For those investors who follow traditional government bond indexes, the outlook — in particular, relative to the liabilities — is bleak.
According to Bloomberg data, as of March 30, 57 percent of Bank of America Merrill Lynch’s world sovereign bond index yielded less than 1 percent, 38.5 percent yielded less than 0.5 percent, and 24.6 percent had negative yields. In other words, investors who allocate passively in line with this market-capitalized index are guaranteed to lose money on at least one quarter of their investment — even if yields remain unchanged for several quarters.
As central banks have ventured into ever-lower interest rates, forcing bond prices up, high-quality government bonds have actually been a fantastic investment in local currency terms. Central banks have acted defensively in the face of the bouts of economic volatility that have come and gone in the wake of the late-2000s financial crisis. Looking forward, however, current yields — or the lack thereof — suggest that investors need to think about alternative approaches to this traditional defensive asset class.
So how can one navigate this extraordinary situation to generate attractive returns over the coming years? The vast majority of investors take their cues from some form of market-capitalized government bond benchmark. They do so because it makes performance measurement easy, helping to define an investment style and to construct a portfolio objectively. It is our belief at Investec Asset Management, however, that these advantages are outweighed by disadvantages.
First, the more a government borrows, the greater its representation in the index. This aspect could prove misleading; a country with a conservative fiscal policy may have attractive yields but little or no representation in the index. Second, the index will have its longest duration at the bottom of the interest rate cycle, threatening future returns as yields rise. Third, a market-cap index rewards those markets with the most expensive currencies. Fourth, such indexes fail to recognize how the world is changing by ignoring fast-growing countries that have little outstanding debt.
Given that 47.6 percent of the BofA Merrill Lynch world sovereign bond index is comprised of countries that have imposed negative interest rates, investors really need to consider alternatives if they are to construct a portfolio that generates positive returns that keep pace with the cost of their liabilities.
As soon as nominal interest rates hit zero in many economies, investors searched for yield in lower-quality assets, such as corporate bonds or emerging-markets debt. Unfortunately, their returns were undermined dramatically when the U.S. dollar rallied sharply, commodity prices fell, and the value of emerging-markets currencies collapsed. Investors with liabilities in stronger currencies were hit particularly hard. As has been the case in the past, therefore, the search for yield proved that there are no easy investment options.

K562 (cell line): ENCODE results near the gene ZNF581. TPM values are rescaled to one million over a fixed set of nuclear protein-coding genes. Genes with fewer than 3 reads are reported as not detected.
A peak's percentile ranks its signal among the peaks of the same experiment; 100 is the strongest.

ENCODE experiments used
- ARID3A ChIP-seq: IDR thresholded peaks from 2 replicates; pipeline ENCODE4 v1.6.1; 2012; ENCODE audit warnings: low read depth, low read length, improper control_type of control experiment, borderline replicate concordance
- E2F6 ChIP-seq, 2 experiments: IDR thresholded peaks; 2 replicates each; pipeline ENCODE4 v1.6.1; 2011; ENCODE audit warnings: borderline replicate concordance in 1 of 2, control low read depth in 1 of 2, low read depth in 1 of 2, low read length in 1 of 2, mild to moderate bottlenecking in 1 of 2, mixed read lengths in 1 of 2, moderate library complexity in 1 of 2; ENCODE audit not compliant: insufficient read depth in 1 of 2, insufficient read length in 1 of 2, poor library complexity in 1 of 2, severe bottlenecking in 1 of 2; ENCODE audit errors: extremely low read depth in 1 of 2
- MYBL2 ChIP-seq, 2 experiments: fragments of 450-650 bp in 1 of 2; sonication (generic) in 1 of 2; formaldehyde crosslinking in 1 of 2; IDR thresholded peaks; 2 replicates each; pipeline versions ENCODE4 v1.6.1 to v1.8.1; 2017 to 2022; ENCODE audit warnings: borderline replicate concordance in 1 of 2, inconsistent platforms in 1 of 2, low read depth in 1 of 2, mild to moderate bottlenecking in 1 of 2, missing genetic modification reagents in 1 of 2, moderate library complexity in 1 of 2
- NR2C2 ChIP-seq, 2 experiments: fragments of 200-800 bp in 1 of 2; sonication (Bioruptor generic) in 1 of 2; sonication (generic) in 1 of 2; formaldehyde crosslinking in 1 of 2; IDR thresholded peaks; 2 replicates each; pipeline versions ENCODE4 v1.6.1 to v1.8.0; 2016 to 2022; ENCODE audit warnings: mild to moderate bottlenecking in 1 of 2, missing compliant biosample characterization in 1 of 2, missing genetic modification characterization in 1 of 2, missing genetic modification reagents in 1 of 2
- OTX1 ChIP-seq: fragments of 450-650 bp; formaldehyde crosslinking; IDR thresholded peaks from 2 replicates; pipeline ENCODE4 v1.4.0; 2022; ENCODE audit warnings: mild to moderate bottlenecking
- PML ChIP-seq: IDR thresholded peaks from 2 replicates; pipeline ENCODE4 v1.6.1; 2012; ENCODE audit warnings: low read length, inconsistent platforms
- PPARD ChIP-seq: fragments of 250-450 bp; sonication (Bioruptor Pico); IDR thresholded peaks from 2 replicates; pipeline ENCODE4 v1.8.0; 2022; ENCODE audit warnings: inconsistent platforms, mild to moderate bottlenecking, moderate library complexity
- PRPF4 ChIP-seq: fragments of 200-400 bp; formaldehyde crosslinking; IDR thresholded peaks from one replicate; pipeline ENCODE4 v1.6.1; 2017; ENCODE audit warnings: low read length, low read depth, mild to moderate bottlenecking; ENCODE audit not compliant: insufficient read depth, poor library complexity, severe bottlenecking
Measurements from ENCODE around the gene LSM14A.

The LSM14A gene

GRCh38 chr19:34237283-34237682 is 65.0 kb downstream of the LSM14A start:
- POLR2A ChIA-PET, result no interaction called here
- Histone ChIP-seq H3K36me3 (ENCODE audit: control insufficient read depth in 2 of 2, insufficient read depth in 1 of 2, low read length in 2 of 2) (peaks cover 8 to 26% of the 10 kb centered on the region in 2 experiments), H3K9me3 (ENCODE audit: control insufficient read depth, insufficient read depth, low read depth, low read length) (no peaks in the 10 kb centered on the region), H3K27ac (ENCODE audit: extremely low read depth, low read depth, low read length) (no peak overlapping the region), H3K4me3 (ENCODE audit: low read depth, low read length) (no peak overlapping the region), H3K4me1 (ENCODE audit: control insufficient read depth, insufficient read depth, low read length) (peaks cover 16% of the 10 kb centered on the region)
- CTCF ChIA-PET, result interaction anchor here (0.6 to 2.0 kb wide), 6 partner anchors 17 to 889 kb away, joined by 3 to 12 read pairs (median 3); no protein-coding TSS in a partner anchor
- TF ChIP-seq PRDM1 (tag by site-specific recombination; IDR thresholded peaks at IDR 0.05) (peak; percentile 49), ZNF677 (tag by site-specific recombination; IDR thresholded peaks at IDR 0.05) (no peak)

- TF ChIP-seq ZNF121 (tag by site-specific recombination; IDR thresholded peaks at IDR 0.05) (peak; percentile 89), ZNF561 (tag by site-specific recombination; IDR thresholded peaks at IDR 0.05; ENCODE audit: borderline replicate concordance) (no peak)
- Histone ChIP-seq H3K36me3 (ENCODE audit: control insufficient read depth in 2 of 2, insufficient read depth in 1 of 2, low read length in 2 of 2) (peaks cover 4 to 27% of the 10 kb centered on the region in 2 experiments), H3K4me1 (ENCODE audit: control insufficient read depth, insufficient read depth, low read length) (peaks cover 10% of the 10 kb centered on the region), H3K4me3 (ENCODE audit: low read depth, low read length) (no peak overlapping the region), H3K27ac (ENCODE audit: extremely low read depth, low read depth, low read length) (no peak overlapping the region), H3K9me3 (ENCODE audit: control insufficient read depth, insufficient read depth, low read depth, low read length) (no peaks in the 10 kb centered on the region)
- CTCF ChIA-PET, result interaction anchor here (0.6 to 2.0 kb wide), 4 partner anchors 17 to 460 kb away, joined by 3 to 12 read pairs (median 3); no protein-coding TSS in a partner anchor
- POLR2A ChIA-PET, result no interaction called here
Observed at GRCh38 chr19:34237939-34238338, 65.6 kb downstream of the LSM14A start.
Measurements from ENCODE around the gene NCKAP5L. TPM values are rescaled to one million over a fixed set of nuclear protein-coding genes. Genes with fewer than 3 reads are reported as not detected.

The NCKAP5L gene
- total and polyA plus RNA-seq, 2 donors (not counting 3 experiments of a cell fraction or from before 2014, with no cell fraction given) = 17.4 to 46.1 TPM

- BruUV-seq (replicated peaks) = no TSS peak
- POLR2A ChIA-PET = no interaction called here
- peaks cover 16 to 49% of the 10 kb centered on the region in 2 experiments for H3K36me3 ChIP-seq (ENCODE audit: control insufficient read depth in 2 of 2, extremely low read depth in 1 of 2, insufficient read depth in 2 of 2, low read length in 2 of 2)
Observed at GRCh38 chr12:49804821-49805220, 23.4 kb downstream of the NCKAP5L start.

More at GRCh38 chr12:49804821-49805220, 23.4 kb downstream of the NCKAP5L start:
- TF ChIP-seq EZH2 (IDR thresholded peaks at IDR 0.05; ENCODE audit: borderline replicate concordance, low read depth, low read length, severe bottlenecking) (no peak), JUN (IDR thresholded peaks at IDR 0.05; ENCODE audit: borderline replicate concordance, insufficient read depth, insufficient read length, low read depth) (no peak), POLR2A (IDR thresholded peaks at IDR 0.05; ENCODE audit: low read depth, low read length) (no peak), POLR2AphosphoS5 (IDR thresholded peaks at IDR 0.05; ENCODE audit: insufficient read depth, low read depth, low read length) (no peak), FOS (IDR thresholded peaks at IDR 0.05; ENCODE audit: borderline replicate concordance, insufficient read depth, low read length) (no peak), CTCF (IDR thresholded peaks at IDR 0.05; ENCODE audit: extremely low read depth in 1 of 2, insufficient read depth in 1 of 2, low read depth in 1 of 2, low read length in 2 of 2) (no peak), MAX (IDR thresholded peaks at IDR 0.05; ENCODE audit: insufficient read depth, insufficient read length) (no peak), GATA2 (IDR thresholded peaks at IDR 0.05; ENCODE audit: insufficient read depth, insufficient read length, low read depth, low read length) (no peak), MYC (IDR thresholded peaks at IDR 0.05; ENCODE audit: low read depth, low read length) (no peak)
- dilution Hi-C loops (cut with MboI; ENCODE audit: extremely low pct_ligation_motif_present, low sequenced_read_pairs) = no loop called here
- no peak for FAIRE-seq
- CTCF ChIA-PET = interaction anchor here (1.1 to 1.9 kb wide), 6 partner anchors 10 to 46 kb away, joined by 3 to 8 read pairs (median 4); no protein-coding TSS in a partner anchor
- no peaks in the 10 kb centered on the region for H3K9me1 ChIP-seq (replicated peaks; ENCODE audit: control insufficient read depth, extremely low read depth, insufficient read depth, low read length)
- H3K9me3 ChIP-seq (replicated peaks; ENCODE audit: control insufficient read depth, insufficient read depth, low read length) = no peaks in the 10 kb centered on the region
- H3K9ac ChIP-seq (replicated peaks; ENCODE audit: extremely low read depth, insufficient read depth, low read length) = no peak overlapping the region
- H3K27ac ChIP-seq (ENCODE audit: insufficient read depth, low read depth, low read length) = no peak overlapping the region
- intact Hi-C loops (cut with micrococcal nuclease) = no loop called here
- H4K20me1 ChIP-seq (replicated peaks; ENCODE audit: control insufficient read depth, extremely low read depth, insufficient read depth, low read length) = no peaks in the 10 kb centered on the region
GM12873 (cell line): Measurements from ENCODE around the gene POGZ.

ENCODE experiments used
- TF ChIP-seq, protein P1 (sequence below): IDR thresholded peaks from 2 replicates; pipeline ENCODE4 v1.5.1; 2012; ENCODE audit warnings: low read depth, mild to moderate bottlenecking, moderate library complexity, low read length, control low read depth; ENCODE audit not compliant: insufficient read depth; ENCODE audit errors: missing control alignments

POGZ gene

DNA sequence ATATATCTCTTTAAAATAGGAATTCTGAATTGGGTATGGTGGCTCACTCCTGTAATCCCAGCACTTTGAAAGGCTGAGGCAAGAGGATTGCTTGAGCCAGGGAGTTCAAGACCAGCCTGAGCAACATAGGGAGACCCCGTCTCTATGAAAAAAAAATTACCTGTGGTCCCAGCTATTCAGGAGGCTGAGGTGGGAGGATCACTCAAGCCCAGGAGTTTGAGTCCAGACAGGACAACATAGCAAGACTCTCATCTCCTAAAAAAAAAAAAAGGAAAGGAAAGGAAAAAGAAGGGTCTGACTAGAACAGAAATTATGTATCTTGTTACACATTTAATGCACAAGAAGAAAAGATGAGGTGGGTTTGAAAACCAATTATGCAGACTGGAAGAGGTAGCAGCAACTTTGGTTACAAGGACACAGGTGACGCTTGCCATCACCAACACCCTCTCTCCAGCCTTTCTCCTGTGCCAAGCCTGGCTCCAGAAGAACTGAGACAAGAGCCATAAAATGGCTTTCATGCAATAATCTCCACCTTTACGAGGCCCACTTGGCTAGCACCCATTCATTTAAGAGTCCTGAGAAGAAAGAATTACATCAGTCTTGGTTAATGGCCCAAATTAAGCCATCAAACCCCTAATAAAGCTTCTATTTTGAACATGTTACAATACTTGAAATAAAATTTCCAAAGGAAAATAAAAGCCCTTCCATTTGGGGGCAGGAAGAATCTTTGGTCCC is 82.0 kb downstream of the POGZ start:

Negative rates are here to stay for the foreseeable future. For an investor from a country that has taken this route and can only hold domestic-currency-denominated assets, the only way to boost returns is to radically shift the asset allocation from bonds into equities. Investors who can allocate to other currencies, however, can generate attractive returns in the bond markets. They can take advantage of the fact that shorter-dated government bonds have greater variability of returns than those with longer maturities. They can also capitalize upon new opportunities, widening their investment universe by seeking beyond the majors, or boost returns by hedging currency exposure.
Financial globalization and corresponding freer movement of capital have led to yields correlating across global markets. A principal component analysis determines that one factor has dominated much of the movement in global ten-year bond yields, and its influence has increased in recent years. We believe this factor is a world interest rate — one that drives all other government bond returns. This rate can be thought of as a simple average of U.S., German and Japanese yields. On a currency-hedged basis, therefore, it makes little difference if an investor buys Korean or Polish government bonds; the returns will be dominated by the world interest rate.
For shorter-dated bonds, however, returns are more dispersed, as domestic monetary policy imposes a greater influence than is possible at longer maturities. Greater dispersion of returns should mean more opportunities for active investors to add value.
Russell Silberston is head of multiasset absolute return at Investec Asset Management in London.
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